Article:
As studios devote more and more of their budgets to the spectacle-laden blockbusters that perform best overseas and the microbudgeted movies that essentially can’t lose no matter how much (or little) money they make, the mid-budget world has dried up — and that’s exactly where the romantic comedy lived. Indeed, you’ll notice the handful of rom-coms that come out each year tend to cater to the specific demographics who are still targeted at the mid-budget level, most notably black audiences.
2) The rise of the YA adaptation
For better or worse, the romantic comedy came to be seen as a genre for women. On the one hand, it was a way for big stars like Julia Roberts to build their reputations and move into other genres once they had developed big enough fan bases. On the other hand, it was always a bit demeaning as a way to refer to a genre with its roots in the very earliest films (including one called simply The Kiss). Anybody can fall in love; the assumption that these stories were “for” women was just a way for too many people in Hollywood to write off romance as a story motivation.
But you also can’t escape that assumption when talking about Hollywood’s treatment of the romantic comedy. Right around the time the rom-com was collapsing (the late 2000s), a new genre, primarily aimed at young women, was coming into vogue: the YA novel adaptation. (Think Twilight, The Hunger Games, The Fault in Our Stars, etc.) These stories often centered on female protagonists and romance, but they also (usually) featured big, genre elements that turned them into blockbusters.
Why not commit to both rom-coms and YA adaptations? That’s a good question we’ll get into in the very next bullet point. But if you’re a studio executive weighing two female-fronted projects, one a rom-com and one a big YA adaptation, you’ve been more likely to skew toward the latter in recent years, thanks to the collapse of mid-budget films in general. But maybe the success of Netflix’s The Kissing Booth and To All the Boys, which are both YA adaptations, will lead to more experiments with this particular genre crossover.
3) Hollywood’s general antipathy toward stories about women
Hollywood has always, always, always cordoned off movies that star women, or that are aimed at female audiences, within their own genre, and for no real reason. A romantic melodrama starring a man could go on to win Best Picture and become one of the best-known films of all time. But for a long time, any romantic melodrama starring a woman was often shunted off as a “women’s picture.”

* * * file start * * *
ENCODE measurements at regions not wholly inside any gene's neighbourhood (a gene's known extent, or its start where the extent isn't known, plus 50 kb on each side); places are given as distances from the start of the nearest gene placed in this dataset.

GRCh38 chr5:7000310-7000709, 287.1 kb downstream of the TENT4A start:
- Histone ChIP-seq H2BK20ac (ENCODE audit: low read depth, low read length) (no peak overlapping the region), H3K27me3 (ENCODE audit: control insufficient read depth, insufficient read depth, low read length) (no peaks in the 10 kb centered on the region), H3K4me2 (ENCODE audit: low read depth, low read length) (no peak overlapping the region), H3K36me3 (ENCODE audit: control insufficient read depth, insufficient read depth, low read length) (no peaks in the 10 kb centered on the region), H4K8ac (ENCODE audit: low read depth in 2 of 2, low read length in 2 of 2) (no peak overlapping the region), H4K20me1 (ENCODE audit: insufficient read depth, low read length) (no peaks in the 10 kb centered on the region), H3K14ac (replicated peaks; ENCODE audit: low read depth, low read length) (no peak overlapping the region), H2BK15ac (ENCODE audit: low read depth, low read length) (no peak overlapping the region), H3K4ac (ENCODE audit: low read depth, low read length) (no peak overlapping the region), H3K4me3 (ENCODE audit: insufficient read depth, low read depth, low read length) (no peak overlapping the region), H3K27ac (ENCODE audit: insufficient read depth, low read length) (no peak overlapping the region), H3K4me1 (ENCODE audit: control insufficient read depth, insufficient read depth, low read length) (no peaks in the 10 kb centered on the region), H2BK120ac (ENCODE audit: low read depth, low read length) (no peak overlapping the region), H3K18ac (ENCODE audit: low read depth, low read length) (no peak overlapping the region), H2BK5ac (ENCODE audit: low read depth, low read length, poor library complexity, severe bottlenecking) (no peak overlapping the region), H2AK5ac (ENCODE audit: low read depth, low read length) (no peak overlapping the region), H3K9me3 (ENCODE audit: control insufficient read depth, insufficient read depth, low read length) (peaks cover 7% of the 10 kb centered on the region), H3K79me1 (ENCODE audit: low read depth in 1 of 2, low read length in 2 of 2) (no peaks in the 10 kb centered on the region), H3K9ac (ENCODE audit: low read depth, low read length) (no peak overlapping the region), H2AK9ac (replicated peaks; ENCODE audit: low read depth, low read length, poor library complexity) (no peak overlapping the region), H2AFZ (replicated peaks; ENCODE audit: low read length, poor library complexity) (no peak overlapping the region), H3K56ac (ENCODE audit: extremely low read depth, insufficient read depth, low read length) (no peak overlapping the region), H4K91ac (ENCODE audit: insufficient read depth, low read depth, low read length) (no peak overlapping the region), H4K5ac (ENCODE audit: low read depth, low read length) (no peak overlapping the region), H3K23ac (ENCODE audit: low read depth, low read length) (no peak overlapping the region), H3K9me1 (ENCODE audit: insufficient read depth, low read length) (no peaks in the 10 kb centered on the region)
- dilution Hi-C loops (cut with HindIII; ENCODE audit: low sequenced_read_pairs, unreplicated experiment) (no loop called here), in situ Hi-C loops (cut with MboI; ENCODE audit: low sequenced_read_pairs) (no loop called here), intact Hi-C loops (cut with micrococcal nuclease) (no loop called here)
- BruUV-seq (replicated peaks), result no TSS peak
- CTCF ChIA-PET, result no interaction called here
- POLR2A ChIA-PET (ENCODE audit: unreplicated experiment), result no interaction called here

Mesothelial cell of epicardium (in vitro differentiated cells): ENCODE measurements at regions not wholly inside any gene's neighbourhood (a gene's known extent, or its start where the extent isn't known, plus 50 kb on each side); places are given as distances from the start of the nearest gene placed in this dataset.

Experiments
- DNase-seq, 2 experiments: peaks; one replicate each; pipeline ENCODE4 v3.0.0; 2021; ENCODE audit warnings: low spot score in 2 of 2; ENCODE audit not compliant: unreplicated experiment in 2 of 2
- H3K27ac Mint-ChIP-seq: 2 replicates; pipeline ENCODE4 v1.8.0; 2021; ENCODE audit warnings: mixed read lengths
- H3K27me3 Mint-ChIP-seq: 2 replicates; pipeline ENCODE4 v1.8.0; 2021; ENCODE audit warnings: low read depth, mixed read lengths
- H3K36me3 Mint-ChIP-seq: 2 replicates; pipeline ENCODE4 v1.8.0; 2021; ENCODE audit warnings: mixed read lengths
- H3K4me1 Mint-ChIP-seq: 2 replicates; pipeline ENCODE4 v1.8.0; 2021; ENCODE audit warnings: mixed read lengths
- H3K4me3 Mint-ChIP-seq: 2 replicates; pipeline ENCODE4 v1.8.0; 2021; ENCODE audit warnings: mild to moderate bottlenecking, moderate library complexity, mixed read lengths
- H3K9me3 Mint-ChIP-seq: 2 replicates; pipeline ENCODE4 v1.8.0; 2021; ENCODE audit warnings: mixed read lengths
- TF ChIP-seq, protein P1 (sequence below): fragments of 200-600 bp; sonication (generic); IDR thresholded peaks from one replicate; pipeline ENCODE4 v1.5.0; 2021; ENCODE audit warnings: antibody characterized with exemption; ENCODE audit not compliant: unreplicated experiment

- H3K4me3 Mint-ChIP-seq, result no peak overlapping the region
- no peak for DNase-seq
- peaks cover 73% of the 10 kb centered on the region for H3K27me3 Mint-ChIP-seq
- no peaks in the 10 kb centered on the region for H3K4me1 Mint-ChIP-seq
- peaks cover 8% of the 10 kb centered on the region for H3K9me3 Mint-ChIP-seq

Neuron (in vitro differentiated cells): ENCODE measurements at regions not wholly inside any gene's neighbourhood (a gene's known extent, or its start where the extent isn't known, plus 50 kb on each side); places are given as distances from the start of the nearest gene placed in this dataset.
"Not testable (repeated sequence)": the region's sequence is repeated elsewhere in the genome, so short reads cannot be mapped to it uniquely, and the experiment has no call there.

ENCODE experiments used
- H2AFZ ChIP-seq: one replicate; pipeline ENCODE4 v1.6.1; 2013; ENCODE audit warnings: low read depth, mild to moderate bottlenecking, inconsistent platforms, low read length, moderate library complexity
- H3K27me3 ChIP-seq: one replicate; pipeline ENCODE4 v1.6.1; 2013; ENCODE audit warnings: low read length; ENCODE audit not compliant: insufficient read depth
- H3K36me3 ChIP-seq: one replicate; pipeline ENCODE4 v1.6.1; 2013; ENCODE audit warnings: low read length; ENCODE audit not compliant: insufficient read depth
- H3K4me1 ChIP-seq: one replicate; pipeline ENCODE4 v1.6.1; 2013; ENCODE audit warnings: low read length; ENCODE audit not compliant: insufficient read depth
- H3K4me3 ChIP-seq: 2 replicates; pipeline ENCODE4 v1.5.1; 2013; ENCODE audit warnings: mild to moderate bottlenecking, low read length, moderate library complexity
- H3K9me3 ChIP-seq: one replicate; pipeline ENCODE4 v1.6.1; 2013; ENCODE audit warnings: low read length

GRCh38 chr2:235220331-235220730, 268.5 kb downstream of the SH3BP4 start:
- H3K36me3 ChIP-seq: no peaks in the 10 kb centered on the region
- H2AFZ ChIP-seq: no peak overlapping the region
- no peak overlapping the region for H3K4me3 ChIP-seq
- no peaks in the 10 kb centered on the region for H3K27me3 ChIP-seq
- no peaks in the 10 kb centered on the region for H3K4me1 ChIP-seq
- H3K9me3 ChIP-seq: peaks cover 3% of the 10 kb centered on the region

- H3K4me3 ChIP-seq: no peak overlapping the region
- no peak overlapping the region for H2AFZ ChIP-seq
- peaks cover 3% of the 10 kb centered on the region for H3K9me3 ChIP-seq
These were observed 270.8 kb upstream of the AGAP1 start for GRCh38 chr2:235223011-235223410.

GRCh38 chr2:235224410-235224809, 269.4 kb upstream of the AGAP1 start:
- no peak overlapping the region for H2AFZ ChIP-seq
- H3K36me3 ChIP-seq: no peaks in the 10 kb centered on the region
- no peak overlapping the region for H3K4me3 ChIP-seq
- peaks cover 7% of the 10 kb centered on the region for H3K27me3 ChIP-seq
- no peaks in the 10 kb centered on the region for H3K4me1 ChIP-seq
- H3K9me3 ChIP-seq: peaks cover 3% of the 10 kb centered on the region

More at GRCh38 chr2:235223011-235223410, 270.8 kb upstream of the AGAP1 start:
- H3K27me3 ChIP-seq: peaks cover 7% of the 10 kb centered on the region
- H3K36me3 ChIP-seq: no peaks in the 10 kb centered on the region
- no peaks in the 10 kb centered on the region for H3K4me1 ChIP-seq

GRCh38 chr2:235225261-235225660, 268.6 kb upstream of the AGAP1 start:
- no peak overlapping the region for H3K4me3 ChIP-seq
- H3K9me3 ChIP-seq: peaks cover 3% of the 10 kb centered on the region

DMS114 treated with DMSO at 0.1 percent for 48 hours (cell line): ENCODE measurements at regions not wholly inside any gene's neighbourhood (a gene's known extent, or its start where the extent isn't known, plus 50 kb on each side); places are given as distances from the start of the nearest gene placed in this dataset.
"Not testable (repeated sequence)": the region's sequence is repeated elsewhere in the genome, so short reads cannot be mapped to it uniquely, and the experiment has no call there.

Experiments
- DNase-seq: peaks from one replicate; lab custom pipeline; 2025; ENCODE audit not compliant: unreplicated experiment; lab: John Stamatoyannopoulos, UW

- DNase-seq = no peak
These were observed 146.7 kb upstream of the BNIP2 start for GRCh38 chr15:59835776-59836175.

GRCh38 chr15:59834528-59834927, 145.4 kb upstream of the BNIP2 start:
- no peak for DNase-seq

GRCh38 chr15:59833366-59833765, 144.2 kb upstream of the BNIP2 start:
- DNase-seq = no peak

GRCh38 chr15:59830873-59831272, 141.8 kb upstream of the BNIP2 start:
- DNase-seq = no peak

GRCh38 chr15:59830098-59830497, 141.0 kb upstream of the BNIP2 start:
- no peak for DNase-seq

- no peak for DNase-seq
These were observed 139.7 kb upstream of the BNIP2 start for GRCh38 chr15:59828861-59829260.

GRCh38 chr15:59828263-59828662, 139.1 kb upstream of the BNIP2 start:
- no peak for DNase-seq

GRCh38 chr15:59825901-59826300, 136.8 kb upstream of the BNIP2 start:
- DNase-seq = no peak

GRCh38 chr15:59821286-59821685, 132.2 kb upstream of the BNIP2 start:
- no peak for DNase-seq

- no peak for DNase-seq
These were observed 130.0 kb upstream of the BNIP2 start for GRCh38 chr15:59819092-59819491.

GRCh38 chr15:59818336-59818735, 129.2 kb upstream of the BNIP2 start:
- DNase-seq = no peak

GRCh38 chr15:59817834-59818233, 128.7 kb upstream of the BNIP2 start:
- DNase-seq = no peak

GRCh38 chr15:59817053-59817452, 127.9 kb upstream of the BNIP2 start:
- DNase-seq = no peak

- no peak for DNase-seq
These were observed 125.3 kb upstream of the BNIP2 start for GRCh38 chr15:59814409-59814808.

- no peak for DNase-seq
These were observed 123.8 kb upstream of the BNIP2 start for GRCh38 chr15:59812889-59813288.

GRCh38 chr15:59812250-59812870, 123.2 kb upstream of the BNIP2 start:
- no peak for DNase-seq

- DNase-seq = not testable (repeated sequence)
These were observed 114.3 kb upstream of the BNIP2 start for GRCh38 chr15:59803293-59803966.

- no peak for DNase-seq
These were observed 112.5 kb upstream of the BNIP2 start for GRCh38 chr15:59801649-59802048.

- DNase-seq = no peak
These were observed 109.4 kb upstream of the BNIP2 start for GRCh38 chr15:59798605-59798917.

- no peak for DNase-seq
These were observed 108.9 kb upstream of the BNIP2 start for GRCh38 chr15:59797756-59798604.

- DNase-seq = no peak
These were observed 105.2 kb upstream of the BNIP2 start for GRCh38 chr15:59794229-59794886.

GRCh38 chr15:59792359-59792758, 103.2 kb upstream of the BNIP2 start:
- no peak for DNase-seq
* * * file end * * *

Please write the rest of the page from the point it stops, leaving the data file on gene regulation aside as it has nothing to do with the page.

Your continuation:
However, in the first several decades of Hollywood’s existence, there was at least a genuine attempt to build up the “women’s picture” as its own viable economy within the larger studio ecosystem. That genre produced its own stars, its own writers and directors, even its own franchises. And as it morphed more and more into the “romantic comedy” genre in the ’90s, it continued to produce its own stars (notably Roberts and Meg Ryan).
But Hollywood has never entirely lost the sense that the audience it “should” be attracting is primarily male, and films starring men (and their actors) are usually afforded more patience than films starring women. (Just look at how many major flops Ryan Reynolds was in before Deadpool!)
Sure, plenty of moviegoers are male, but it’s not like men are the only people going to the movies. Hollywood’s historic antipathy toward films about women ultimately made it easier to turn off the rom-com faucet.
And this is to say nothing of Hollywood’s struggles to tell stories offering ample representation for non-white viewers. For as good as she is on TV’s Fresh Off the Boat, Crazy Rich Asians’ lead Constance Wu has always been a movie star waiting to happen. That it took this long is a little mind-boggling, and further evidence of how Hollywood’s historic biases have hurt women of color in particular.
4) Young actresses’ reticence to do rom-coms
Writing at Vulture, Kyle Buchanan made this point beautifully. He wrote:
Our new class of A-list actresses has shown little interest in doing that kind of movie. Jennifer Lawrence is better known for her franchise films and dramatic work than for making like Meg Ryan. Years ago in Crazy, Stupid, Love, Emma Stone sparkled like a classic rom-com heroine, but now she’d rather work with auteurs than make the next Bridget Jones. And can you even imagine Kristen Stewart in a light-and-fluffy high-heels vehicle? Their cold shoulder is contagious: New recruits to the lady A-list, like Margot Robbie, Brie Larson, and Shailene Woodley, have no romantic comedies on their docket. For years, this was a genre that would mint superstars, and now young women are content to bypass it entirely.